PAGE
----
• Beginning, Middle, and End: Or The Ongoing Search for Story and Flow in Loop 202: Professional Development in the 21st Century, Part IV.

    The End.

    “Good cover letters tell a story. Beginning, middle, and end.” -Hannah Frei, Career Advancement Center, Lake Forest College

    And so we are at the end... for now.

    I concluded the last post by speaking to what the final part of the Loop 202 semester looks like, and where we start examining how all of these steps, tools, and strategies hang together when it comes to the job search. Also, how I assign an article by an author I love, myself, to help the students further organize their thoughts, and that piece is titled “The Search: Obtaining the Right Job, Finding Yourself, and Crafting a Career.”

    But there is also what what was, and what is, which is to say, that even as I revisit the syllabus from semester to semester, revising and refining it, some times we do so during the semester as well.

    For example, this semester I wanted to introduce a greater focus on having the students grapple with how they can apply their story to thinking about their brand and looking forward. And so in that vein I've introduced simple branding exercises such as the following:

    - What 3 words would I use to describe myself when I first meet someone?
    - What 3 words would someone else use to describe me having just met me?
    - How do they compare, and are there words that work better?

    Refining.

    I've also sought to keep refining our focus in a more granular way however on skill-building and enhancing connections from class to class and tool to tool.

    Last semester as we talked about crafting resumes I got stuck on the idea that we were building out stronger resumes, but only briefly talking about cover letters... they go together though, and so I added a cover letter section this semester, where we spent time breaking cover letters down by component, looking at language, honing the craft.

    I was also struck that the students need to be able to tell their stories in all spaces, and in all ways, and that called for insights into how we break our story down and into an "Elevator Speech."

    And so we have have introduced a section on that as well, which might I add, is still to come, so more on that soon.

    Interviews... Informational and Otherwise.

    We focus on Information Interviewing as well, recognizing that while informational interviews may not yield jobs, one can still learn a lot about the jobs and industries, one wants to know more about, make connections, and work on their narrative. One thing I ask students to do when we cover this section, is Identify three orgs/people they want to schedule informational interviews with... and then go out and do so.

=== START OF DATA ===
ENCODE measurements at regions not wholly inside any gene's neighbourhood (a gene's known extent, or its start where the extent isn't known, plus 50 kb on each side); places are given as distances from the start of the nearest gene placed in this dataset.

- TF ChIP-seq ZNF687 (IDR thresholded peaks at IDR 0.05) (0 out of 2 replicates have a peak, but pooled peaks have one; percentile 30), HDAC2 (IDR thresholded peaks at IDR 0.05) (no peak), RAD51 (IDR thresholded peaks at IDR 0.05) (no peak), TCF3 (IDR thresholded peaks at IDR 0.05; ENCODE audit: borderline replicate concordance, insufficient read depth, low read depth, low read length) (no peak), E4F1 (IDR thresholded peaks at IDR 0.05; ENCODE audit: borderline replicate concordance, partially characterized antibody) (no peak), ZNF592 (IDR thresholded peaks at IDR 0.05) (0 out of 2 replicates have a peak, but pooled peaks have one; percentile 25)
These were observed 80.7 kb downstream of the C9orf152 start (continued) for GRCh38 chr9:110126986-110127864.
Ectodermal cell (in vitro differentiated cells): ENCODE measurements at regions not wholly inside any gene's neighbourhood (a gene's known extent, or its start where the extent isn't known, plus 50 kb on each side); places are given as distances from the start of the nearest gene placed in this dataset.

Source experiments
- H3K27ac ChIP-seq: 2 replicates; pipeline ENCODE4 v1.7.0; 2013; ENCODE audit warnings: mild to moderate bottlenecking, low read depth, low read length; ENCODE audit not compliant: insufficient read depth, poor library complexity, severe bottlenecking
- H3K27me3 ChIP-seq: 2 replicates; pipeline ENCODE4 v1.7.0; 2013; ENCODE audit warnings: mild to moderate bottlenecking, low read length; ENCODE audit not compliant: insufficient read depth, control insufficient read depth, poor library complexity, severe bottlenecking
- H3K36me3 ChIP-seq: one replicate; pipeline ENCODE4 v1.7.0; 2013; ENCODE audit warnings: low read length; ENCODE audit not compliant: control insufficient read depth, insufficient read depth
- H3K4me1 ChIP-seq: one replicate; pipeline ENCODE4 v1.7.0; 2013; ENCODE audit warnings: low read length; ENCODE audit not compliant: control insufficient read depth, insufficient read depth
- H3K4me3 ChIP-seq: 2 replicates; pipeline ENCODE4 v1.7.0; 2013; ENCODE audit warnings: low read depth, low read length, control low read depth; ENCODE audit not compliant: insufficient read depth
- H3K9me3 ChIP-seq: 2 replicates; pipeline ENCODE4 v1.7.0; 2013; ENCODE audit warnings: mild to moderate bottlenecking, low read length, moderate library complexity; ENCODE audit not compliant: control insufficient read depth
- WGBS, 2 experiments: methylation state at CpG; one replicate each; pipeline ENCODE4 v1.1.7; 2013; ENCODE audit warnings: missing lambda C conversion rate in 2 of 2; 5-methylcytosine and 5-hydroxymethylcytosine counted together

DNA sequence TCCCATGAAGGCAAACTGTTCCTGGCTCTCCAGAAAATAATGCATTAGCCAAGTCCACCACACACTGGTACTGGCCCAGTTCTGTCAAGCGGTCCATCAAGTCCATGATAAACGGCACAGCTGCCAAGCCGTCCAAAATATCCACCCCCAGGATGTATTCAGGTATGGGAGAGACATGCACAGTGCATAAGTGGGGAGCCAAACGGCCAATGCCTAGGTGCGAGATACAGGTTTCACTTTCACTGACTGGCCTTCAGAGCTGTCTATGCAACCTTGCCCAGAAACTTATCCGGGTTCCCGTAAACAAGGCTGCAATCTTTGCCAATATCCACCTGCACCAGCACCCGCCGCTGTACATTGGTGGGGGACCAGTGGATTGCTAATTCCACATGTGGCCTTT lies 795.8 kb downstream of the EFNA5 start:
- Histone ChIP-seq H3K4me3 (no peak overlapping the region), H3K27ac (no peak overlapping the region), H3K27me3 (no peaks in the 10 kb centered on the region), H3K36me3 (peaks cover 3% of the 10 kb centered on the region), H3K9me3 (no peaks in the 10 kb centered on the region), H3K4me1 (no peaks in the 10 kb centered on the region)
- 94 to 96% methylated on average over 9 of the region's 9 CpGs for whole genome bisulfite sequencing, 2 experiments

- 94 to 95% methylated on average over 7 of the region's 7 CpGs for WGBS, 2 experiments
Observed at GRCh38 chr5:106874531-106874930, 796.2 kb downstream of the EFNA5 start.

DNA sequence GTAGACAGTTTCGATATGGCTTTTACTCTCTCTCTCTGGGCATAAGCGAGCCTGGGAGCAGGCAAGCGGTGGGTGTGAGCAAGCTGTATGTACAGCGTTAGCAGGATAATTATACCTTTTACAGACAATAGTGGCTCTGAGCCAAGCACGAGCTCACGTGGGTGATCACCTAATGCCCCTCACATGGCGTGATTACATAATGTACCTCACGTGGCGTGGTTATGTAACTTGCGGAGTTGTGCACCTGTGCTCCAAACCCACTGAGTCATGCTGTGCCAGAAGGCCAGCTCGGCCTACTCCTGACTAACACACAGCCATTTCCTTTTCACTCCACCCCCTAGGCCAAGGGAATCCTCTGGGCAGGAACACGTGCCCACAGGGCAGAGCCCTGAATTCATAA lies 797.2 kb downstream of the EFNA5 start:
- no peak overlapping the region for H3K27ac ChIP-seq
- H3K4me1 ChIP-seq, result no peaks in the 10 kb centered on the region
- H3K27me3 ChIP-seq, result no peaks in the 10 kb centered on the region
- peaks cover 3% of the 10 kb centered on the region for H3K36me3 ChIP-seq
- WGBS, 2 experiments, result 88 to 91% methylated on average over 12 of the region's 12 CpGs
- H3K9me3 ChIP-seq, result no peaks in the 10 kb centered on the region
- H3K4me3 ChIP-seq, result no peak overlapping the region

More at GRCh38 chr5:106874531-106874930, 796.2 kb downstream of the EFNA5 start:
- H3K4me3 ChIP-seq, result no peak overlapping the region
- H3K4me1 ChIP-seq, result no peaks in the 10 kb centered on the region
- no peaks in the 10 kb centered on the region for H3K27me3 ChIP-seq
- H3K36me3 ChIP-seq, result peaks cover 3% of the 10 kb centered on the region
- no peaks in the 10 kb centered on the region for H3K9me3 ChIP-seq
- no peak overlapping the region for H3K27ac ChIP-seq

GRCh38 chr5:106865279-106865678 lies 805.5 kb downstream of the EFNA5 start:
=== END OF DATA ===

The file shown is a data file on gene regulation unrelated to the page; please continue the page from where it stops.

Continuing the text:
We move on to applying these skills through meeting with professionals from out in the field by hosting a career panel and Q&A. There are also now so many graduates of the program out in the work world, or looking anyway, that I hold a similar panel populated with Loop 202 grads as well.

    We further hone in on interview skills, by bringing back our Improv instructor, runnning warm-up exercises, and then swapping out interview questions for the usual Improv scenarios so everyone is thinking on their feet, engaging in active listening, and having fun.

    I added a section on salary negotiations in recent semesters too, because like with cover letters, if we were going to keep talking about somethinig, I felt like we ought to be sure we were actually covering it and learning something.

    We finish with a final project focused on building an online portfolio/web presence. Not everyone may need one, but with the marketplace transforming more and more from the traditional into something digital, one has to show what they've done and make it accessible. So why not start here, now, putting your best self, and ongoing narrative out in the world, and at worst, though ideally at best, be ahead of the curve?

    Finally.

    And so we are beginning, middle, and end ourselves.

    This has been intended as a love letter to this class I love, and these students who rock, where we talk about a topic I find endlessly fascinating.

    My ongoing goal is that the class becomes a lab and a piece of performance art, always, on and always thinking, creating, and becoming its best self.

    With that in mind, I will always tweak it, seeing some kind of ephemeral perfection.

    This semester I tweaked the response papers students have historically submitted, and we now do those in class, and in long hand, the facilitation, and facilitators, as well as the direction of the discussion unknown before the start of class. The first time I suggested this, no one volunteered to facilitate, but the second and third times both yielded results in terms of facilitation... and great discussion.